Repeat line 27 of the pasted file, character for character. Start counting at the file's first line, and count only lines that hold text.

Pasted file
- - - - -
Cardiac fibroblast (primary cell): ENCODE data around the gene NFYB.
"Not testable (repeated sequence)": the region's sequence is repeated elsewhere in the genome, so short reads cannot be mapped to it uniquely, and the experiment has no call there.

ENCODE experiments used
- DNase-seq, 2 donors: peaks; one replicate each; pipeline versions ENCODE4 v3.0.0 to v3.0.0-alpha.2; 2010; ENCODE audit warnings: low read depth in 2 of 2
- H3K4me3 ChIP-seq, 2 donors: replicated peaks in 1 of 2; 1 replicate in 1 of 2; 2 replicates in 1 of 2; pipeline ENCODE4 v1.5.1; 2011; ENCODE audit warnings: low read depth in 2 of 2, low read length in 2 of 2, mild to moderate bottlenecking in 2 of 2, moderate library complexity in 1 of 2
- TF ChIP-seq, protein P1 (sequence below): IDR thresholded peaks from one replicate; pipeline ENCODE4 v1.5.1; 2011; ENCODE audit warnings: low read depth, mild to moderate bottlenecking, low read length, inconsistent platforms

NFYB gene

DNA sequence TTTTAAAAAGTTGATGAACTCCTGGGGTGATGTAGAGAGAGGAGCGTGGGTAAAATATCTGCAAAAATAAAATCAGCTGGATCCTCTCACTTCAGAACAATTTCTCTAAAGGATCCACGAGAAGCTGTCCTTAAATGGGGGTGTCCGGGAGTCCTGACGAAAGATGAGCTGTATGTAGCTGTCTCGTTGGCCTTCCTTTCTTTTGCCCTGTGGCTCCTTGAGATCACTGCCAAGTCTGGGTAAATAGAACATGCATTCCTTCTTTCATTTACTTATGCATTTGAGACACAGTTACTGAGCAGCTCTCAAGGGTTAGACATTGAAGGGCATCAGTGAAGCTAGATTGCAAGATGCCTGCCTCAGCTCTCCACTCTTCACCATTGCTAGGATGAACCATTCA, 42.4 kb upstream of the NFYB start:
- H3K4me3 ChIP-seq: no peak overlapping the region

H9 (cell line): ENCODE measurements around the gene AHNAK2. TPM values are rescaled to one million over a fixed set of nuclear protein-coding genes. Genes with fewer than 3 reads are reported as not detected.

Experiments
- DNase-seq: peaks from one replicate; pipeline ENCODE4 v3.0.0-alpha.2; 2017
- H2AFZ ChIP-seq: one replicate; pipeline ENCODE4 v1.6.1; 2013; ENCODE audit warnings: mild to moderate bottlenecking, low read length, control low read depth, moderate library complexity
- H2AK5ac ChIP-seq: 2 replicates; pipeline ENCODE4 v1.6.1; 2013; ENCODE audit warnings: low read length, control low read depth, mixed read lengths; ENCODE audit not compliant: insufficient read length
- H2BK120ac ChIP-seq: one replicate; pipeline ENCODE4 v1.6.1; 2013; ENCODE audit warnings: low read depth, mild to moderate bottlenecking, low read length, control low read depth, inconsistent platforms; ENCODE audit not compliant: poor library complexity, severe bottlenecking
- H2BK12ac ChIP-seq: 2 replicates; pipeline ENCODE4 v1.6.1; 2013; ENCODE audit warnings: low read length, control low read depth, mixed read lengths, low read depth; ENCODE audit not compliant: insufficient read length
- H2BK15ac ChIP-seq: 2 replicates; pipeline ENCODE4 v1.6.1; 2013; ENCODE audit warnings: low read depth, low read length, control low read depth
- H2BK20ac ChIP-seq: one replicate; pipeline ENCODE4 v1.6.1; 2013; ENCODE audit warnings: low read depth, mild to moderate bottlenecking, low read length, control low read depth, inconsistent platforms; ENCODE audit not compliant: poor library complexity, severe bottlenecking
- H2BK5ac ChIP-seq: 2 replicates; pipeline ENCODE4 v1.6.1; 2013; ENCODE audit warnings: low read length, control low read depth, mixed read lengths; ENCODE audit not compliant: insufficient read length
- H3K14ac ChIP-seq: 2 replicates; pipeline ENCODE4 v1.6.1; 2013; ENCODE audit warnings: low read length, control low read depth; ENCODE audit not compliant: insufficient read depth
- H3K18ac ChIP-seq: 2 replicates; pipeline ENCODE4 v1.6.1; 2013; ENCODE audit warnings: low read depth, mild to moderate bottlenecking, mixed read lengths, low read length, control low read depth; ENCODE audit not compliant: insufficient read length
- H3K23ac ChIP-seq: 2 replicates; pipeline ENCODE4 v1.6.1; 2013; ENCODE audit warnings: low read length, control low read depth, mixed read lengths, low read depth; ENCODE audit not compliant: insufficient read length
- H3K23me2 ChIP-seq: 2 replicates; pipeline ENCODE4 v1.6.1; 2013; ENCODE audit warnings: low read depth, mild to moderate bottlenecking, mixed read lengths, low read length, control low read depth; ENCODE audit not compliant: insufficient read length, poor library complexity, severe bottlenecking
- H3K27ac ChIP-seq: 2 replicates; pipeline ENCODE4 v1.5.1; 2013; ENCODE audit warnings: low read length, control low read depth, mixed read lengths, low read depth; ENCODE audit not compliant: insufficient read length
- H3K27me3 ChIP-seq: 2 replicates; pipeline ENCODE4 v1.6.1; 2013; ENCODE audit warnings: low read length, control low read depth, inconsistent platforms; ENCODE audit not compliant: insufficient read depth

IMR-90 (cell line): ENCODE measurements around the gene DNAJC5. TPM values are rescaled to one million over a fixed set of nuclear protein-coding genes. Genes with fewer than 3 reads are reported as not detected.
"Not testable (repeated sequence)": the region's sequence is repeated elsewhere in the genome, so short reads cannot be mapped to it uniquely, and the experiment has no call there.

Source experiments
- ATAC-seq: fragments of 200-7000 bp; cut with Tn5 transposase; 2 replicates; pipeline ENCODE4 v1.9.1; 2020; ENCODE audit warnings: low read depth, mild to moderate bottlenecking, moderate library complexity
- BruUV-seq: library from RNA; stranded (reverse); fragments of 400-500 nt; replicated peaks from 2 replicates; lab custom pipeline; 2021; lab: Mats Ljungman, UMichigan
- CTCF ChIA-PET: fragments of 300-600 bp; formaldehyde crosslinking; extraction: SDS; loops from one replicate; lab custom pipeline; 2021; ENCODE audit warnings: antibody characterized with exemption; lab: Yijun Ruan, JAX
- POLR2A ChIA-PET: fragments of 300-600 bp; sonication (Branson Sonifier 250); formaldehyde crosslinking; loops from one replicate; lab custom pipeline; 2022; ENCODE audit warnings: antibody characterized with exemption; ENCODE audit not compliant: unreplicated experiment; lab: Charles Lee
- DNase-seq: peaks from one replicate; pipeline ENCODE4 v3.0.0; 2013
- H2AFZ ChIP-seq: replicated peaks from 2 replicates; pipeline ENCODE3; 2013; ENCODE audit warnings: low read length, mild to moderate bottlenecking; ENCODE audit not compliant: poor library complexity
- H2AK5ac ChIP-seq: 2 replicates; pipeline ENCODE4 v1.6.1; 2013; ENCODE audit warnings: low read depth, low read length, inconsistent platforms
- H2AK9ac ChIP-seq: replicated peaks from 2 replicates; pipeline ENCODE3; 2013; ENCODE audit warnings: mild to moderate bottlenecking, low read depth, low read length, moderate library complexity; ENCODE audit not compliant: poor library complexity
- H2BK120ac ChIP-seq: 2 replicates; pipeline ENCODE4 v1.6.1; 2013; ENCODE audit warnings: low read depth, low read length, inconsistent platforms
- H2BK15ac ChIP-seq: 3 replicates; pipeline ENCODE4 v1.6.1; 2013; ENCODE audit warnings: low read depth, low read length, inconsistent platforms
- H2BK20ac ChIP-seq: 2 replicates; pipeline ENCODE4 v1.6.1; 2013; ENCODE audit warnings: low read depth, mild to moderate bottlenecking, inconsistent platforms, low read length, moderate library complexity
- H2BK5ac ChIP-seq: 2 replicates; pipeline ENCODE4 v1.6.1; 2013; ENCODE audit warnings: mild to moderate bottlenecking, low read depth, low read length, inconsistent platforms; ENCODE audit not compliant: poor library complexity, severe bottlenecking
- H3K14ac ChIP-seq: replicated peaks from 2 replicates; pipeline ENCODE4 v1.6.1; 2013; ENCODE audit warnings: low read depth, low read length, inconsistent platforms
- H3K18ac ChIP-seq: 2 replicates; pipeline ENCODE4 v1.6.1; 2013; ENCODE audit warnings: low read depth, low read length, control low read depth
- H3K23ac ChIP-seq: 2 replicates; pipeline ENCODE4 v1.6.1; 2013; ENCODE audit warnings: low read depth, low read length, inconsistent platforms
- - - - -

"Not testable (repeated sequence)": the region's sequence is repeated elsewhere in the genome, so short reads cannot be mapped to it uniquely, and the experiment has no call there.